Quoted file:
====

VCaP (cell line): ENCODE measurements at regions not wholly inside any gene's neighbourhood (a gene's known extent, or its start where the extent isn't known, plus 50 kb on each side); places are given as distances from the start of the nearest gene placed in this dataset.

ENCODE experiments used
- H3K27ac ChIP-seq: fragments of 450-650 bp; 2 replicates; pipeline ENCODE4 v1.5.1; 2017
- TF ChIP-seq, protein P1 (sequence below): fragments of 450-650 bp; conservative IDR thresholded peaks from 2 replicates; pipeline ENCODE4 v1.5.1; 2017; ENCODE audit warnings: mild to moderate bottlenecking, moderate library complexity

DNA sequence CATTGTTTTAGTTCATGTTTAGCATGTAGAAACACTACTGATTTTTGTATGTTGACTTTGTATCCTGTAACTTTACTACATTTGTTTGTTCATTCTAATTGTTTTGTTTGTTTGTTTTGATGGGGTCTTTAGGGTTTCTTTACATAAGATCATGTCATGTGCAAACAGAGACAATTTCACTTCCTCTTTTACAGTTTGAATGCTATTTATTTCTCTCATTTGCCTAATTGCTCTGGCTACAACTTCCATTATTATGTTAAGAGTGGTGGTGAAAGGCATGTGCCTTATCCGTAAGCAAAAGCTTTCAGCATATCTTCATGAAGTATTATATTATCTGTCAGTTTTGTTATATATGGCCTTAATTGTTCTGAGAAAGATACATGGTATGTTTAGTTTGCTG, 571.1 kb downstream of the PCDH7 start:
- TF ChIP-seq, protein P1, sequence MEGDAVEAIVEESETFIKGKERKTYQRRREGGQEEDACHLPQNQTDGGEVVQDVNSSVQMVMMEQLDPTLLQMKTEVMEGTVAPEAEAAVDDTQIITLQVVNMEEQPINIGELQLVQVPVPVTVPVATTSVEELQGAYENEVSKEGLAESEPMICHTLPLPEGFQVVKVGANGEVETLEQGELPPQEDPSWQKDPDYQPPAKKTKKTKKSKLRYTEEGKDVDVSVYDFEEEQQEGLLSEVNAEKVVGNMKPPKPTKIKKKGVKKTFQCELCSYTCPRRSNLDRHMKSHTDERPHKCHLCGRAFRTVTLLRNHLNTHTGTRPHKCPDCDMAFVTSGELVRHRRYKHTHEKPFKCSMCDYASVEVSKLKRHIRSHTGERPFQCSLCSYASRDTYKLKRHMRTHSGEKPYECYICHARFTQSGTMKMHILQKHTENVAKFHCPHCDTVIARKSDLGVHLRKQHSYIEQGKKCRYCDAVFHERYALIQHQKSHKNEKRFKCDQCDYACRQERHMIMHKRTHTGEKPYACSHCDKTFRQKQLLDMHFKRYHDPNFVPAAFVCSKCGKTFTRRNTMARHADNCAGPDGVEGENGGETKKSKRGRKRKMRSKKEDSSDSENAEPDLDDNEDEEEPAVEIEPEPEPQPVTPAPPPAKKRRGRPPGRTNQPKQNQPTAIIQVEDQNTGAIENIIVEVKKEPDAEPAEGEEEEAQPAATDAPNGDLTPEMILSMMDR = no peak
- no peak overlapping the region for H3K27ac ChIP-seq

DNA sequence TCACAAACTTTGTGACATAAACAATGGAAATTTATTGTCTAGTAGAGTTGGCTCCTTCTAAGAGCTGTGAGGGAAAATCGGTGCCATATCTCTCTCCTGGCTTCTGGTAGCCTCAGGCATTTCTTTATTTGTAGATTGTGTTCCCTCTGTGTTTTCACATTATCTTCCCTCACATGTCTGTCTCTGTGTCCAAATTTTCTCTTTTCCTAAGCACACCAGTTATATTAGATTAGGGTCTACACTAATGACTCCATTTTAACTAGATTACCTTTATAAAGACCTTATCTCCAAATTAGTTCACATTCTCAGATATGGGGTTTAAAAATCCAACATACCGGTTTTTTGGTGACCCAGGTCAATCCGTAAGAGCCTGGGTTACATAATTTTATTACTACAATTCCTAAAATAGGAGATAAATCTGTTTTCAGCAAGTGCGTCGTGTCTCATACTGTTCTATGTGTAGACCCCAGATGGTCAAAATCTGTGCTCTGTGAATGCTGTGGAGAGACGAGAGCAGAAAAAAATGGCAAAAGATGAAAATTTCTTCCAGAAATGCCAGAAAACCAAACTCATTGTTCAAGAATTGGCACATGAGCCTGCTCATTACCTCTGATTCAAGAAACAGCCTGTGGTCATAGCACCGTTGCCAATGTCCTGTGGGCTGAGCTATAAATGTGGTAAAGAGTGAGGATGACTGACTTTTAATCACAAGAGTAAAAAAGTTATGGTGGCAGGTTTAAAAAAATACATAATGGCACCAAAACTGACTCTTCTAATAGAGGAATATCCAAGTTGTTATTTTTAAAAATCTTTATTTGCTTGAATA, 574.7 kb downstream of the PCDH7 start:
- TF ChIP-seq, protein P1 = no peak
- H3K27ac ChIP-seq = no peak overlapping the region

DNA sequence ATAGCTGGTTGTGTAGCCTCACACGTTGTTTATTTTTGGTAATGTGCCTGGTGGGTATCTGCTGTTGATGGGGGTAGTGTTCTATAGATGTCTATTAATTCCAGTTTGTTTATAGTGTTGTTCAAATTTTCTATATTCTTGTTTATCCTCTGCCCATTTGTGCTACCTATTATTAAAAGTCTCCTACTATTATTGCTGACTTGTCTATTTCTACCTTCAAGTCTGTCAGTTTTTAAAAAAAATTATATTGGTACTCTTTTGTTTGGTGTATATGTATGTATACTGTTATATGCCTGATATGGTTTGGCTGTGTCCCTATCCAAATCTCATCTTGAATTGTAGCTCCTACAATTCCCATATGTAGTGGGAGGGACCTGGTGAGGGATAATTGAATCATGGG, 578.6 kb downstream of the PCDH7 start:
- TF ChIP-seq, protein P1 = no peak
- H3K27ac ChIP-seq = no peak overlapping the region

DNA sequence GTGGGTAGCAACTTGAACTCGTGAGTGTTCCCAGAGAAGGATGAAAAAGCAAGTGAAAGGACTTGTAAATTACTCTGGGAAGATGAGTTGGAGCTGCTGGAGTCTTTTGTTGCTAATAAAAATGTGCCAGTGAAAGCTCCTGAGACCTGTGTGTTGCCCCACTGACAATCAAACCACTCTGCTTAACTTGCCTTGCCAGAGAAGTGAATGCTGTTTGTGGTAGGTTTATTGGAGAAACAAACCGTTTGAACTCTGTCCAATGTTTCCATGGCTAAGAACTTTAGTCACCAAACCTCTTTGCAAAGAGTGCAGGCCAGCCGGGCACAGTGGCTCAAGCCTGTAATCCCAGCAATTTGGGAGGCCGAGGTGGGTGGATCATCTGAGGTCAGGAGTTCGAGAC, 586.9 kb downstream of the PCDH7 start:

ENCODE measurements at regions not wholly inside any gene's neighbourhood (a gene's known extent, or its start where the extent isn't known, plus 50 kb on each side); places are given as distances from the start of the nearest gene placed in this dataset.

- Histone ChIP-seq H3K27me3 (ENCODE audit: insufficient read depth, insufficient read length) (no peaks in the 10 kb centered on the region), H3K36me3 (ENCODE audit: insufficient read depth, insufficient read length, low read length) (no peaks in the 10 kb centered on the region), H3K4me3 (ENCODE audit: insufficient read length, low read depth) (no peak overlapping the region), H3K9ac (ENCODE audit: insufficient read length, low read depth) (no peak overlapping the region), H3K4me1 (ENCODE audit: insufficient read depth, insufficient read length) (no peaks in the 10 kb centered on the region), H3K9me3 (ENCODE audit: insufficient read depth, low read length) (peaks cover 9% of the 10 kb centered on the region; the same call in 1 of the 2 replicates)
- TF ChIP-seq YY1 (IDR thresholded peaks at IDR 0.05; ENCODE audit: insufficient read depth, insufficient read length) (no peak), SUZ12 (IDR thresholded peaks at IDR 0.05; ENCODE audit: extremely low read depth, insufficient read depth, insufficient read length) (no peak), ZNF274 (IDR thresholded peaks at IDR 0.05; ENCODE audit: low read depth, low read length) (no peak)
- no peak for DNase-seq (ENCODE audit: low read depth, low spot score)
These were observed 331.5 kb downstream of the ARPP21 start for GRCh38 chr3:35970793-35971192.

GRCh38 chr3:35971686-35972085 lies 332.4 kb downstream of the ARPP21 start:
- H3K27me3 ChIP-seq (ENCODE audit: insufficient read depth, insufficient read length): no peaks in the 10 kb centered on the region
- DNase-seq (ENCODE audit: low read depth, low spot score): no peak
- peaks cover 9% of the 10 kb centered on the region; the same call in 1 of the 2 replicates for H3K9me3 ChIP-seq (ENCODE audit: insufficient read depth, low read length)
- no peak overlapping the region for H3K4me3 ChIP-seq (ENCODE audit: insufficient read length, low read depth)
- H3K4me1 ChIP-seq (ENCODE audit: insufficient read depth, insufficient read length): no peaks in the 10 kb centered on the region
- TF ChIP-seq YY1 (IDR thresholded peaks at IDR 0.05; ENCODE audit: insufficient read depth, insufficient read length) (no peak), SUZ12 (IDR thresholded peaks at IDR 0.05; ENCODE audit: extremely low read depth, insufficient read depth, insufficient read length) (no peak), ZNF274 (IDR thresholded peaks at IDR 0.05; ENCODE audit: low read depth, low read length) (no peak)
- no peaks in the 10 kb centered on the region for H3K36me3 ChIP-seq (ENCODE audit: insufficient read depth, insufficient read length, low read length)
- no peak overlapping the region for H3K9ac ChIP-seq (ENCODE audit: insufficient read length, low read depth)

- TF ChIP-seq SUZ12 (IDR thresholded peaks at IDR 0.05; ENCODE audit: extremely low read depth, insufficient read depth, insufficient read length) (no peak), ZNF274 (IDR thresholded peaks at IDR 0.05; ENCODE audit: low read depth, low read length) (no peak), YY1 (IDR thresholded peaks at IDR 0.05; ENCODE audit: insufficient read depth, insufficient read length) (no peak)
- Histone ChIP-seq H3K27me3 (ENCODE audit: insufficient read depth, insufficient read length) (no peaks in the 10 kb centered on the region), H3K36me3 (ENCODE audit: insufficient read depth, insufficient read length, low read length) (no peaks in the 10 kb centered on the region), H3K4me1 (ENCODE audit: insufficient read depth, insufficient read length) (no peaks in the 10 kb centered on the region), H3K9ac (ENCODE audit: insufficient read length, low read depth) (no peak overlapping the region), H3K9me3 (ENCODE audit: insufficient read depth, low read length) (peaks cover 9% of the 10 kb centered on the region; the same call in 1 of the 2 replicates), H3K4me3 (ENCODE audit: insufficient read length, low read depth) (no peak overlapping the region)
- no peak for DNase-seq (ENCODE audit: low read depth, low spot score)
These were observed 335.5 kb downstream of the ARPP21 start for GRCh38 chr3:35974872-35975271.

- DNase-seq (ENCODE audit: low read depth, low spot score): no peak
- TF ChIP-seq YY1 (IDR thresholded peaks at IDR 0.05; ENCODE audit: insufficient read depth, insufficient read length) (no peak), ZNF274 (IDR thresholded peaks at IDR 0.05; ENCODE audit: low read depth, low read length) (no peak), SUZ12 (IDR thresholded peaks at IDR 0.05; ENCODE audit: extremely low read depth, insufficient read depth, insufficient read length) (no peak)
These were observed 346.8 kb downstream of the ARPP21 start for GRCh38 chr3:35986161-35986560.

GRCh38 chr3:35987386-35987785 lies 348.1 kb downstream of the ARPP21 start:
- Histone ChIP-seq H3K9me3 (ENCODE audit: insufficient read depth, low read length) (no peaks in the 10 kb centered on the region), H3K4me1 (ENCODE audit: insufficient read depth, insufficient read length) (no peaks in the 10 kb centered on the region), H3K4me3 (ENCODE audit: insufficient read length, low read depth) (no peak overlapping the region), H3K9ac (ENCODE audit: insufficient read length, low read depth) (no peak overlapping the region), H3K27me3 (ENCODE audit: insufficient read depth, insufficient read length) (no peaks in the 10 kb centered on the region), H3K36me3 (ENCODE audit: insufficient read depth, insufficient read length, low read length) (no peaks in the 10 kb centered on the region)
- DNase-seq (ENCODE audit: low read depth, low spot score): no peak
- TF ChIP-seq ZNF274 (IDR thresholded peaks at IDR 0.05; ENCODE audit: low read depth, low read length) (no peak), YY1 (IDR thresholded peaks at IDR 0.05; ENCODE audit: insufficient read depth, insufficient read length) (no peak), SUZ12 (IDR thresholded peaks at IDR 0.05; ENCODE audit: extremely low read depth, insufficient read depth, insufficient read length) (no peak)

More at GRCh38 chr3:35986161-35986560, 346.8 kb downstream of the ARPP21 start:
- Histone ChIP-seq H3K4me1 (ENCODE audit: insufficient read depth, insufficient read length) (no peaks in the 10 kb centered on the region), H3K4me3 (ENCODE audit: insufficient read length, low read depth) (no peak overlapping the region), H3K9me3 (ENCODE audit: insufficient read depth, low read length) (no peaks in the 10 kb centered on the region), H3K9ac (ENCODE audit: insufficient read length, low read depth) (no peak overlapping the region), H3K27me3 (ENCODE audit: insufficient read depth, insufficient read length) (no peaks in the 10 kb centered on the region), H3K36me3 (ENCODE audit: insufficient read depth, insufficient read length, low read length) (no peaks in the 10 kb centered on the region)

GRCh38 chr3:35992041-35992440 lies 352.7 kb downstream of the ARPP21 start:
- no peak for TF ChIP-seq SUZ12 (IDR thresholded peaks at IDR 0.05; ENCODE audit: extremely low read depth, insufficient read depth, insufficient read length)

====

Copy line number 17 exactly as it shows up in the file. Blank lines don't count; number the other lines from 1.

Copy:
- TF ChIP-seq YY1 (IDR thresholded peaks at IDR 0.05; ENCODE audit: insufficient read depth, insufficient read length) (no peak), SUZ12 (IDR thresholded peaks at IDR 0.05; ENCODE audit: extremely low read depth, insufficient read depth, insufficient read length) (no peak), ZNF274 (IDR thresholded peaks at IDR 0.05; ENCODE audit: low read depth, low read length) (no peak)